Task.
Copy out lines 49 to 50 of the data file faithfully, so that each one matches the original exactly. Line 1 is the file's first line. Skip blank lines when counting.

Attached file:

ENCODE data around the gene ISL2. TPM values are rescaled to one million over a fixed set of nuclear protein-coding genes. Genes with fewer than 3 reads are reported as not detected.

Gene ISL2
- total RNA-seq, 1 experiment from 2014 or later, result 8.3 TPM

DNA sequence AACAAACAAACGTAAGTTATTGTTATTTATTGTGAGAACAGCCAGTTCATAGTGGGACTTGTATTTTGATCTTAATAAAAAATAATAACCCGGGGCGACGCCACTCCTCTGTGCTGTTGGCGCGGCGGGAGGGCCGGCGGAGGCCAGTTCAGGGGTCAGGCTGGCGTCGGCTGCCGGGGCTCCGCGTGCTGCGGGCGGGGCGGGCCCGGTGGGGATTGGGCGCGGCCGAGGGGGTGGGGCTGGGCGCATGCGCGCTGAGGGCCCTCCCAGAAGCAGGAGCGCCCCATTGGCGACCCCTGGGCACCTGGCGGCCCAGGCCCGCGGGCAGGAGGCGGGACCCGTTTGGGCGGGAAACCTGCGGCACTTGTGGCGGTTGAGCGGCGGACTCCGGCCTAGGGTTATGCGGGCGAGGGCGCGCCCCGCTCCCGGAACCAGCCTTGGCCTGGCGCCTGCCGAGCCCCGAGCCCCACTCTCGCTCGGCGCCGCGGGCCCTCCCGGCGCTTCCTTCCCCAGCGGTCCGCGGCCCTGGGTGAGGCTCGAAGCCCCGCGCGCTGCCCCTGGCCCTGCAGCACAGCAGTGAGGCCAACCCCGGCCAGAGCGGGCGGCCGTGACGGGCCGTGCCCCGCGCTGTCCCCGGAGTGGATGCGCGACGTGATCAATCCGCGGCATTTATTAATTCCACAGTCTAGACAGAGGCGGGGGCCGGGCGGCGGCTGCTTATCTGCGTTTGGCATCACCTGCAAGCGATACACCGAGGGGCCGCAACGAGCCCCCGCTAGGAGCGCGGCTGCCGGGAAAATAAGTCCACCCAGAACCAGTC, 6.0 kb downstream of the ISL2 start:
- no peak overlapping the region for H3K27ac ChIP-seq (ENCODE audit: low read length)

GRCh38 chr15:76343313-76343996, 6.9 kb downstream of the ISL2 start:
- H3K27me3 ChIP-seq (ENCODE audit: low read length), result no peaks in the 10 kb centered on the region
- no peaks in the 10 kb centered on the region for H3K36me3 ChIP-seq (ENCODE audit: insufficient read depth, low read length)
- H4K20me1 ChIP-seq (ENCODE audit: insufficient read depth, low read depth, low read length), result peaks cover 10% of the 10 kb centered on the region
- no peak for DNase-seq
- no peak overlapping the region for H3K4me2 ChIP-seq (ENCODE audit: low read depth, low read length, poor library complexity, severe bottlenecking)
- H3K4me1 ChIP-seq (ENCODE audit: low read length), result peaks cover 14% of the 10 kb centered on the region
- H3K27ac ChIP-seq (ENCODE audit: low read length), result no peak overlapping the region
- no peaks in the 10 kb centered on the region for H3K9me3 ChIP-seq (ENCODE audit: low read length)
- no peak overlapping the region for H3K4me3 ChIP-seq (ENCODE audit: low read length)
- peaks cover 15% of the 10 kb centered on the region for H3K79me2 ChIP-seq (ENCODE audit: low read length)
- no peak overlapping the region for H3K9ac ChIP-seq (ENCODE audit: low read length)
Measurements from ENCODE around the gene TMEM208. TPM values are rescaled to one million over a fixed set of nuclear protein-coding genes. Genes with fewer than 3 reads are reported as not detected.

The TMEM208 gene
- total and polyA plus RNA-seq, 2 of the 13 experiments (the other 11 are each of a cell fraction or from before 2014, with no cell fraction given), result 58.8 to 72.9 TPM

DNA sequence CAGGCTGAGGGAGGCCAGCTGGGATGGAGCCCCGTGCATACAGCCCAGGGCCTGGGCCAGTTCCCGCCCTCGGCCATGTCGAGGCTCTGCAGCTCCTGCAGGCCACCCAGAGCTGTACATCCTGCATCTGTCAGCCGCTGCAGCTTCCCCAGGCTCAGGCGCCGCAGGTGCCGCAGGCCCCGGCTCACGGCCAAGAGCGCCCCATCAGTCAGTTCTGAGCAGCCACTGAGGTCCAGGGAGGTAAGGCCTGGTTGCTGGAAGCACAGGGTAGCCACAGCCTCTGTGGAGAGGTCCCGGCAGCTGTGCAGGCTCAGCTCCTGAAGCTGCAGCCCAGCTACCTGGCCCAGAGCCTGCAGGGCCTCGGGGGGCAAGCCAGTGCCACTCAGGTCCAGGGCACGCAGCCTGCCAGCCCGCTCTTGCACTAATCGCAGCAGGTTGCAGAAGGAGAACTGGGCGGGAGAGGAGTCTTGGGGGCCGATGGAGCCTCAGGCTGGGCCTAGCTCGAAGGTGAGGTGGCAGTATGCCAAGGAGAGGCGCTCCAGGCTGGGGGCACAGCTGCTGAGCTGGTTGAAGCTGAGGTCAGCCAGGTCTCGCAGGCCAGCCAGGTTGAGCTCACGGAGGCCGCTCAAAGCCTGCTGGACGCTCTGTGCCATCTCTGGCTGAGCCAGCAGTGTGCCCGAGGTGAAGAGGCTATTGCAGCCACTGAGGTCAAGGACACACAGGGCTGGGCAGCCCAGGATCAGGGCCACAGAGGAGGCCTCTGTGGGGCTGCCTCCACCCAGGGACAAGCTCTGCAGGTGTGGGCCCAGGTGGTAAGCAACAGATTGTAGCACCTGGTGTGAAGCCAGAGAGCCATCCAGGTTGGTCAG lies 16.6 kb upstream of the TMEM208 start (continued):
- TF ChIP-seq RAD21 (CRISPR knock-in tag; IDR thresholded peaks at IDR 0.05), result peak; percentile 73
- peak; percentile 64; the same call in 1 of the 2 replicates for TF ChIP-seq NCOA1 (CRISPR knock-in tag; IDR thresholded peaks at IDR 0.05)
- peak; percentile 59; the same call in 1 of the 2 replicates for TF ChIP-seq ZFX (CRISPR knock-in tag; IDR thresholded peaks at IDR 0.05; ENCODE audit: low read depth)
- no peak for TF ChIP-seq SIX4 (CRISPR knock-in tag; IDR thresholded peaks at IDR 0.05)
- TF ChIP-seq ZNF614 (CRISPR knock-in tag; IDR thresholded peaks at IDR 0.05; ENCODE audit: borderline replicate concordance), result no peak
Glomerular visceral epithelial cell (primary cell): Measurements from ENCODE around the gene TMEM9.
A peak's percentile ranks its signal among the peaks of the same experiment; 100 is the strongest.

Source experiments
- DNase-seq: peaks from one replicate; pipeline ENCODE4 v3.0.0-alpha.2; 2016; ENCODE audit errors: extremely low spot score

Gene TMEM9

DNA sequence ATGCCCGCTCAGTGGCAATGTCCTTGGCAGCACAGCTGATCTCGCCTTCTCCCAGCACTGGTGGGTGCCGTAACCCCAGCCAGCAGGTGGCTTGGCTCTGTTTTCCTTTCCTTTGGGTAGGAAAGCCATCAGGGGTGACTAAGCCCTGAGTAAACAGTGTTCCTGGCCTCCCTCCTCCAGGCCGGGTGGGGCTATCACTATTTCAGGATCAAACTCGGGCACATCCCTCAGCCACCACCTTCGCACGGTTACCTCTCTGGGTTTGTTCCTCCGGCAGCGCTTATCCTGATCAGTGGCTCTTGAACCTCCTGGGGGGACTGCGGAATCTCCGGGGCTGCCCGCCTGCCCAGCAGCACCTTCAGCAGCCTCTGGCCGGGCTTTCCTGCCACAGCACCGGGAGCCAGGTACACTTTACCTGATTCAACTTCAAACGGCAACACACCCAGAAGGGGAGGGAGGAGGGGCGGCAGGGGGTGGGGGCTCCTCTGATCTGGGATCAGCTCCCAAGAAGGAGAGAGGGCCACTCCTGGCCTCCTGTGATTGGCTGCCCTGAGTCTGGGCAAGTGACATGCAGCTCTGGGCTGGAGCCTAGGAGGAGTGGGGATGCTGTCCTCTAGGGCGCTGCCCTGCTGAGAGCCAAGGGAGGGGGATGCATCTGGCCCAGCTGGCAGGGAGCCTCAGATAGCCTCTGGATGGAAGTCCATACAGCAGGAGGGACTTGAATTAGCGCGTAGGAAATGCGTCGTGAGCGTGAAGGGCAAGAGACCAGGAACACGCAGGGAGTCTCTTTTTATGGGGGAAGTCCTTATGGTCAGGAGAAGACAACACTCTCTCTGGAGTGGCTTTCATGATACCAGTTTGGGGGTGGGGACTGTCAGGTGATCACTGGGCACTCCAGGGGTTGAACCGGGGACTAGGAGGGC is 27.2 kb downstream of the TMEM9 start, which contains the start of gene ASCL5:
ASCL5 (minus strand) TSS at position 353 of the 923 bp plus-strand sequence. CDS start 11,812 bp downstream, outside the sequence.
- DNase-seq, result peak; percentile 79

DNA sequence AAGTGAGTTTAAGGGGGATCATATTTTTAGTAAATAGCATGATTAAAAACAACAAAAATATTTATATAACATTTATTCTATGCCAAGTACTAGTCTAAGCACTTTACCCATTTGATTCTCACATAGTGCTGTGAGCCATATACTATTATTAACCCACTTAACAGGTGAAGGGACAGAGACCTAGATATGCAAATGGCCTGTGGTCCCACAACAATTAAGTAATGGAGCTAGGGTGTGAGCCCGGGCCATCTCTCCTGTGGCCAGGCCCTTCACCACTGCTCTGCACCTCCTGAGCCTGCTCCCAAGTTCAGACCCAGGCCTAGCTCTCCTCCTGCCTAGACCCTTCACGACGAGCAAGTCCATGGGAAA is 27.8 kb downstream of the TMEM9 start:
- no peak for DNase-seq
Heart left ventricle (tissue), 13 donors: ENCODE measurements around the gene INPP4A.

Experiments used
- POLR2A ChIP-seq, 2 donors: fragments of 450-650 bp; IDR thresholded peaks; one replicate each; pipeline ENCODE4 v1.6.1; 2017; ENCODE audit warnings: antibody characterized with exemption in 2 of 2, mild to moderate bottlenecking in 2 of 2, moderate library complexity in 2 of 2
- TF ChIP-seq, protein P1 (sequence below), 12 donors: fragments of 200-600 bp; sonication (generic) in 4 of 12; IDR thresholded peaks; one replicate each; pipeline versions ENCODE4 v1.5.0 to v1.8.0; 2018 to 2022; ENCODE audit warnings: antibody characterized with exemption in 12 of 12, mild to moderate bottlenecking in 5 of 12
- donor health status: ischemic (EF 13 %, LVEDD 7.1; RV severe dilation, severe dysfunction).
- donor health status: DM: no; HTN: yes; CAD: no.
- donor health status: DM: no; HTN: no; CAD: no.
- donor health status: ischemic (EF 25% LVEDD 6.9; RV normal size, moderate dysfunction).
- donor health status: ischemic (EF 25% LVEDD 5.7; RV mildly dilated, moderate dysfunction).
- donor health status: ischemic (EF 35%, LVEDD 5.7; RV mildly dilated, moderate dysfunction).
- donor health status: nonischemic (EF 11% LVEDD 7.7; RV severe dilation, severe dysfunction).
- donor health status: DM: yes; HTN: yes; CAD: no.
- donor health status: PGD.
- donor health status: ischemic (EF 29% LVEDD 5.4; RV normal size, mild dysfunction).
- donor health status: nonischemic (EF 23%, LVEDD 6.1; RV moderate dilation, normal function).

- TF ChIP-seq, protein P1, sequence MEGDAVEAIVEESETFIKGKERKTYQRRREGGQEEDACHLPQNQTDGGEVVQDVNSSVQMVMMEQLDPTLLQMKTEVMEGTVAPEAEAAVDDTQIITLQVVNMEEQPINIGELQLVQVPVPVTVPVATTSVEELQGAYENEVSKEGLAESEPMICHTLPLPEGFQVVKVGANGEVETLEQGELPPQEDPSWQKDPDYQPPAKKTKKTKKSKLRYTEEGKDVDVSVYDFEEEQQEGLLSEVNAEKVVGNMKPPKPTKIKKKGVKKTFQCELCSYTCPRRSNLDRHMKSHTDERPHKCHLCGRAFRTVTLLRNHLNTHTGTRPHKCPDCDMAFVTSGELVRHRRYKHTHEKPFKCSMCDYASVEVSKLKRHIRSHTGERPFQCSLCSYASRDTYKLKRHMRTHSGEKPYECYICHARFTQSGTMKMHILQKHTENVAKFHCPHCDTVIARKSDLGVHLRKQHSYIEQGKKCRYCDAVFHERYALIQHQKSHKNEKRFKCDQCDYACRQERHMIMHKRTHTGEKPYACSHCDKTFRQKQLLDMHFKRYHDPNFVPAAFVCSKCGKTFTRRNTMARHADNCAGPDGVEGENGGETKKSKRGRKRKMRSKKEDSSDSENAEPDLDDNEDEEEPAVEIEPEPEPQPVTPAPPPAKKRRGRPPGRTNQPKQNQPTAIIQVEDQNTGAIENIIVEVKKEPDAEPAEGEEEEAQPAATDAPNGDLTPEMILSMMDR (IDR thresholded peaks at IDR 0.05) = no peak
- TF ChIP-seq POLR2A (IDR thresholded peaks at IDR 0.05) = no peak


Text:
- donor health status: PGD.
- donor health status: ischemic (EF 29% LVEDD 5.4; RV normal size, mild dysfunction).